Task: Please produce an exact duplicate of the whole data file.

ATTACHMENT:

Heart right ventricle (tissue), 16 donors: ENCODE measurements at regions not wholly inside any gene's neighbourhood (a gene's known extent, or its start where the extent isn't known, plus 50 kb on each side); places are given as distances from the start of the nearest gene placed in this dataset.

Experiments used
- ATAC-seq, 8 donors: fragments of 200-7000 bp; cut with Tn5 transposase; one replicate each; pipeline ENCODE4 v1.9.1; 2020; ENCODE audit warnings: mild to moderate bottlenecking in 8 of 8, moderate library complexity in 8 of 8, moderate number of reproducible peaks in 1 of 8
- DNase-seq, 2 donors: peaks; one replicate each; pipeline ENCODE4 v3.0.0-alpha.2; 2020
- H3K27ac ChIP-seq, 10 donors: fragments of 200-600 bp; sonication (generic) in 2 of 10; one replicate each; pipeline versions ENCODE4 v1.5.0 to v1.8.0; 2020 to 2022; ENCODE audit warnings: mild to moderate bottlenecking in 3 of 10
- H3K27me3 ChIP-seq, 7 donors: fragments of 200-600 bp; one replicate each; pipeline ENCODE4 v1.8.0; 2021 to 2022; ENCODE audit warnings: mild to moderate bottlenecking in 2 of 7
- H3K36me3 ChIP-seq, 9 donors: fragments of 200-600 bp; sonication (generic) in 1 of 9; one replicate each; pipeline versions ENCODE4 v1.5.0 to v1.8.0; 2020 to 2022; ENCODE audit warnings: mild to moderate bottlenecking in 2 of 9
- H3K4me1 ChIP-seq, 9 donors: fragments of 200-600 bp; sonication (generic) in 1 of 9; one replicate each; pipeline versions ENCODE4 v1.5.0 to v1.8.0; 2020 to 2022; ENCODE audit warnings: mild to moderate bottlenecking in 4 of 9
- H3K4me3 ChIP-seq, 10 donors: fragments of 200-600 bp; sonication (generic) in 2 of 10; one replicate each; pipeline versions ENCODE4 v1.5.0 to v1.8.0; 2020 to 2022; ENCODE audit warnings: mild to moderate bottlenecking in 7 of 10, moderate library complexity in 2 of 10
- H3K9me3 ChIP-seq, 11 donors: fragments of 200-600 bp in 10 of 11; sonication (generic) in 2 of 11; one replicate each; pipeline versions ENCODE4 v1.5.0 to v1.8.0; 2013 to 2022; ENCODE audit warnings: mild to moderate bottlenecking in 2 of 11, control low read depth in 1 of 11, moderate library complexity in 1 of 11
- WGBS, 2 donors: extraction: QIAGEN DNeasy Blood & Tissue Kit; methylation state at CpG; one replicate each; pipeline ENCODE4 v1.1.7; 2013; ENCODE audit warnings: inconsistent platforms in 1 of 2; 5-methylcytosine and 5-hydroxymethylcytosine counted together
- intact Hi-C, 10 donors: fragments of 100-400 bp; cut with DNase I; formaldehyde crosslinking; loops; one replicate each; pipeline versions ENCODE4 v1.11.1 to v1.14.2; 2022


Heart right ventricle (tissue), 16 donors: ENCODE measurements at regions not wholly inside any gene's neighbourhood (a gene's known extent, or its start where the extent isn't known, plus 50 kb on each side); places are given as distances from the start of the nearest gene placed in this dataset.

Experiments used
- ATAC-seq, 8 donors: fragments of 200-7000 bp; cut with Tn5 transposase; one replicate each; pipeline ENCODE4 v1.9.1; 2020; ENCODE audit warnings: mild to moderate bottlenecking in 8 of 8, moderate library complexity in 8 of 8, moderate number of reproducible peaks in 1 of 8
- DNase-seq, 2 donors: peaks; one replicate each; pipeline ENCODE4 v3.0.0-alpha.2; 2020
- H3K27ac ChIP-seq, 10 donors: fragments of 200-600 bp; sonication (generic) in 2 of 10; one replicate each; pipeline versions ENCODE4 v1.5.0 to v1.8.0; 2020 to 2022; ENCODE audit warnings: mild to moderate bottlenecking in 3 of 10
- H3K27me3 ChIP-seq, 7 donors: fragments of 200-600 bp; one replicate each; pipeline ENCODE4 v1.8.0; 2021 to 2022; ENCODE audit warnings: mild to moderate bottlenecking in 2 of 7
- H3K36me3 ChIP-seq, 9 donors: fragments of 200-600 bp; sonication (generic) in 1 of 9; one replicate each; pipeline versions ENCODE4 v1.5.0 to v1.8.0; 2020 to 2022; ENCODE audit warnings: mild to moderate bottlenecking in 2 of 9
- H3K4me1 ChIP-seq, 9 donors: fragments of 200-600 bp; sonication (generic) in 1 of 9; one replicate each; pipeline versions ENCODE4 v1.5.0 to v1.8.0; 2020 to 2022; ENCODE audit warnings: mild to moderate bottlenecking in 4 of 9
- H3K4me3 ChIP-seq, 10 donors: fragments of 200-600 bp; sonication (generic) in 2 of 10; one replicate each; pipeline versions ENCODE4 v1.5.0 to v1.8.0; 2020 to 2022; ENCODE audit warnings: mild to moderate bottlenecking in 7 of 10, moderate library complexity in 2 of 10
- H3K9me3 ChIP-seq, 11 donors: fragments of 200-600 bp in 10 of 11; sonication (generic) in 2 of 11; one replicate each; pipeline versions ENCODE4 v1.5.0 to v1.8.0; 2013 to 2022; ENCODE audit warnings: mild to moderate bottlenecking in 2 of 11, control low read depth in 1 of 11, moderate library complexity in 1 of 11
- WGBS, 2 donors: extraction: QIAGEN DNeasy Blood & Tissue Kit; methylation state at CpG; one replicate each; pipeline ENCODE4 v1.1.7; 2013; ENCODE audit warnings: inconsistent platforms in 1 of 2; 5-methylcytosine and 5-hydroxymethylcytosine counted together
- intact Hi-C, 10 donors: fragments of 100-400 bp; cut with DNase I; formaldehyde crosslinking; loops; one replicate each; pipeline versions ENCODE4 v1.11.1 to v1.14.2; 2022